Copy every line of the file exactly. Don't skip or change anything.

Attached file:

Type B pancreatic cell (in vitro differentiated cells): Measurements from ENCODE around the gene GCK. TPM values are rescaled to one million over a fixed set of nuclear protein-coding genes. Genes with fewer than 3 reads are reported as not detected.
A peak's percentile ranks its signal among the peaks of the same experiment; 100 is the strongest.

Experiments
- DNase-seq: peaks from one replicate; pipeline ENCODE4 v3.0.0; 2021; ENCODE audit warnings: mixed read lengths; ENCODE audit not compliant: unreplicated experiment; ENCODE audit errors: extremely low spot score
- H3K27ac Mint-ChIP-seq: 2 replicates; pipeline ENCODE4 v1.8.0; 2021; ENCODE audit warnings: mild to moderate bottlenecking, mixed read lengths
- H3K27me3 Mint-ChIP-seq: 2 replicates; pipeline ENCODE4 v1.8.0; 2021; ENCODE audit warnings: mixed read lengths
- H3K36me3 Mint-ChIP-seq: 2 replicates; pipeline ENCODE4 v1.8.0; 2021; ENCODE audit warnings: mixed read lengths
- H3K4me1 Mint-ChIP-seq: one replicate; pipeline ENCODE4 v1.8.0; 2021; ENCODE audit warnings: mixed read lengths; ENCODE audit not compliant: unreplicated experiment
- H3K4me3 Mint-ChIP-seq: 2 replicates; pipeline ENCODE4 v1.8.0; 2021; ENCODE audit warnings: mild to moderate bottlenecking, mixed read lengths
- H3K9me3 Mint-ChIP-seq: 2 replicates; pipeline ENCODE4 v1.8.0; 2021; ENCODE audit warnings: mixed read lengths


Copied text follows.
Type B pancreatic cell (in vitro differentiated cells): Measurements from ENCODE around the gene GCK. TPM values are rescaled to one million over a fixed set of nuclear protein-coding genes. Genes with fewer than 3 reads are reported as not detected.
A peak's percentile ranks its signal among the peaks of the same experiment; 100 is the strongest.

Experiments
- DNase-seq: peaks from one replicate; pipeline ENCODE4 v3.0.0; 2021; ENCODE audit warnings: mixed read lengths; ENCODE audit not compliant: unreplicated experiment; ENCODE audit errors: extremely low spot score
- H3K27ac Mint-ChIP-seq: 2 replicates; pipeline ENCODE4 v1.8.0; 2021; ENCODE audit warnings: mild to moderate bottlenecking, mixed read lengths
- H3K27me3 Mint-ChIP-seq: 2 replicates; pipeline ENCODE4 v1.8.0; 2021; ENCODE audit warnings: mixed read lengths
- H3K36me3 Mint-ChIP-seq: 2 replicates; pipeline ENCODE4 v1.8.0; 2021; ENCODE audit warnings: mixed read lengths
- H3K4me1 Mint-ChIP-seq: one replicate; pipeline ENCODE4 v1.8.0; 2021; ENCODE audit warnings: mixed read lengths; ENCODE audit not compliant: unreplicated experiment
- H3K4me3 Mint-ChIP-seq: 2 replicates; pipeline ENCODE4 v1.8.0; 2021; ENCODE audit warnings: mild to moderate bottlenecking, mixed read lengths
- H3K9me3 Mint-ChIP-seq: 2 replicates; pipeline ENCODE4 v1.8.0; 2021; ENCODE audit warnings: mixed read lengths